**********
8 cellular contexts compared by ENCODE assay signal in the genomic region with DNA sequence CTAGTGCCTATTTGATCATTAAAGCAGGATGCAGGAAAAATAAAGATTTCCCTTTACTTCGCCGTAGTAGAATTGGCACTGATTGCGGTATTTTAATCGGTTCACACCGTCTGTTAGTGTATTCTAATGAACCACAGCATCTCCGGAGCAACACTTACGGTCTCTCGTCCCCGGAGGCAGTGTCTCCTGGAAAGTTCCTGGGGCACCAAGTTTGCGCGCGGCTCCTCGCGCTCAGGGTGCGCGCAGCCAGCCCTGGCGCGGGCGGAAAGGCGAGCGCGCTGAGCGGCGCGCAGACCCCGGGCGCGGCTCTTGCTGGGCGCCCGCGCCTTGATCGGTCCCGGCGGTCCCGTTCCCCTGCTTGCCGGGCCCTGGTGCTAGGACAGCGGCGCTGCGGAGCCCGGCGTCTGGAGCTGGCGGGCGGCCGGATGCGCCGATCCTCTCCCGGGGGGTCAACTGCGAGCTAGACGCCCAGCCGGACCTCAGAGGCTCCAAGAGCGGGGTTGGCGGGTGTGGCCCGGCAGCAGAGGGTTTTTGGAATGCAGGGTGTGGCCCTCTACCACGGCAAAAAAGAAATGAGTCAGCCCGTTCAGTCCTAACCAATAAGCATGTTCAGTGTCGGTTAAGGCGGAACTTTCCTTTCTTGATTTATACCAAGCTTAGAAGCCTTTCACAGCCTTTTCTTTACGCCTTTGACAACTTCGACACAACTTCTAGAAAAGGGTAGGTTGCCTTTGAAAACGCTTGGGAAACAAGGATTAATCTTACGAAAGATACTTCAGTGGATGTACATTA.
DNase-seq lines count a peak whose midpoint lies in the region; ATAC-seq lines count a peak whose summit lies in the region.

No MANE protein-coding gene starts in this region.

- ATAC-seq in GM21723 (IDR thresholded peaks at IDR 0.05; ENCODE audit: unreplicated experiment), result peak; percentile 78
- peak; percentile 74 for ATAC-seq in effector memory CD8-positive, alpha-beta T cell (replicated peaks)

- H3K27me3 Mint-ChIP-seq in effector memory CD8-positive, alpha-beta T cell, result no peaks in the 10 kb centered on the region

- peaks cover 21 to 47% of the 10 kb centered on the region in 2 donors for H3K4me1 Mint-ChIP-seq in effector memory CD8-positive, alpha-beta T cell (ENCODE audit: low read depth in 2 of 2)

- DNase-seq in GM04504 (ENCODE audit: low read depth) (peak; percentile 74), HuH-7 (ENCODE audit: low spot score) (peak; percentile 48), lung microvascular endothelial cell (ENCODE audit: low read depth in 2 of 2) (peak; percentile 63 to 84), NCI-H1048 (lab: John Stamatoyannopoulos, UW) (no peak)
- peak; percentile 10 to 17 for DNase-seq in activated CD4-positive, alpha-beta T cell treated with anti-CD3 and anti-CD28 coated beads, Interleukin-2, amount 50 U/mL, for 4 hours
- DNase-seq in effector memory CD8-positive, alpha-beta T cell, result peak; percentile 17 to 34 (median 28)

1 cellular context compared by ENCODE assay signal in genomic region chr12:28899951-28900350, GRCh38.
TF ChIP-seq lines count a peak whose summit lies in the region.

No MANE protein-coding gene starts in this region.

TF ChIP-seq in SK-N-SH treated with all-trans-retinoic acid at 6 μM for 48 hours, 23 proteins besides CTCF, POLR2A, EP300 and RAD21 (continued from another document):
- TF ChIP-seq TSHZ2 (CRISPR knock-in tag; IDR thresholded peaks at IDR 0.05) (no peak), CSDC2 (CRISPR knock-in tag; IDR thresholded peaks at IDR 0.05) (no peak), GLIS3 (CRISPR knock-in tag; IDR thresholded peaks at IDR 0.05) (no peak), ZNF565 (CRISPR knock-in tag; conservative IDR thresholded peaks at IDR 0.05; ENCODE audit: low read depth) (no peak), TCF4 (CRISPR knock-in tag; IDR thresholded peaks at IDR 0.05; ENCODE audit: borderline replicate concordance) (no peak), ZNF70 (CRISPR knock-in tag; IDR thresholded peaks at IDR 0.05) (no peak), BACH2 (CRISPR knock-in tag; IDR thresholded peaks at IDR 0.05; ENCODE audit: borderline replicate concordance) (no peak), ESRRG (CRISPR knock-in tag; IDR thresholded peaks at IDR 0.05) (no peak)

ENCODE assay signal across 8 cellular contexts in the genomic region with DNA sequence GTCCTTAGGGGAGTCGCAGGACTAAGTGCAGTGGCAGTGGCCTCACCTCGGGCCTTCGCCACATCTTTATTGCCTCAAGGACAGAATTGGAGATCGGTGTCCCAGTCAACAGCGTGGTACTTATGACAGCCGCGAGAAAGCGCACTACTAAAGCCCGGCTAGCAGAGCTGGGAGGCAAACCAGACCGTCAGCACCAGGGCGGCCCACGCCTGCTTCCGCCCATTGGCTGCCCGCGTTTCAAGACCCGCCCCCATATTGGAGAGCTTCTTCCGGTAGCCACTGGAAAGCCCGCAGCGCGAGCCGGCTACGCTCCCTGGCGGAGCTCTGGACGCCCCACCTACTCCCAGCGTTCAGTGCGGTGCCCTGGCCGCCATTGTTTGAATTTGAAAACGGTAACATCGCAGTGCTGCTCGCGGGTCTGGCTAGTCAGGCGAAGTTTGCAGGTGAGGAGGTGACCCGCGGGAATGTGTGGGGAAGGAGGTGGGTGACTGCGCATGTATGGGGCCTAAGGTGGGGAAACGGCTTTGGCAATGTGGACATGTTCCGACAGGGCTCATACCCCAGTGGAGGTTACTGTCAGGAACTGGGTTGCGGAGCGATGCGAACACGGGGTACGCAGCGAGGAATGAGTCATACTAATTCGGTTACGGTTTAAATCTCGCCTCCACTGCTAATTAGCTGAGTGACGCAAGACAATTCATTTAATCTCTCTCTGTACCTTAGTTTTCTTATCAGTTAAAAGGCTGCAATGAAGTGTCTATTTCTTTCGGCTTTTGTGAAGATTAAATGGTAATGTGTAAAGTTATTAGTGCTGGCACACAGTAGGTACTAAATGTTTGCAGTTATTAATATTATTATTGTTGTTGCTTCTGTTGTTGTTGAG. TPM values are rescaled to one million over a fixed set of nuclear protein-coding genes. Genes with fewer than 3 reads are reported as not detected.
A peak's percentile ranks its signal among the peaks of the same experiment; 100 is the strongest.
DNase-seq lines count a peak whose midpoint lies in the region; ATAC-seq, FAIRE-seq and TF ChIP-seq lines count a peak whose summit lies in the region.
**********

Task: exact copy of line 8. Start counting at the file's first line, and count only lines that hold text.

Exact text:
- DNase-seq in GM04504 (ENCODE audit: low read depth) (peak; percentile 74), HuH-7 (ENCODE audit: low spot score) (peak; percentile 48), lung microvascular endothelial cell (ENCODE audit: low read depth in 2 of 2) (peak; percentile 63 to 84), NCI-H1048 (lab: John Stamatoyannopoulos, UW) (no peak)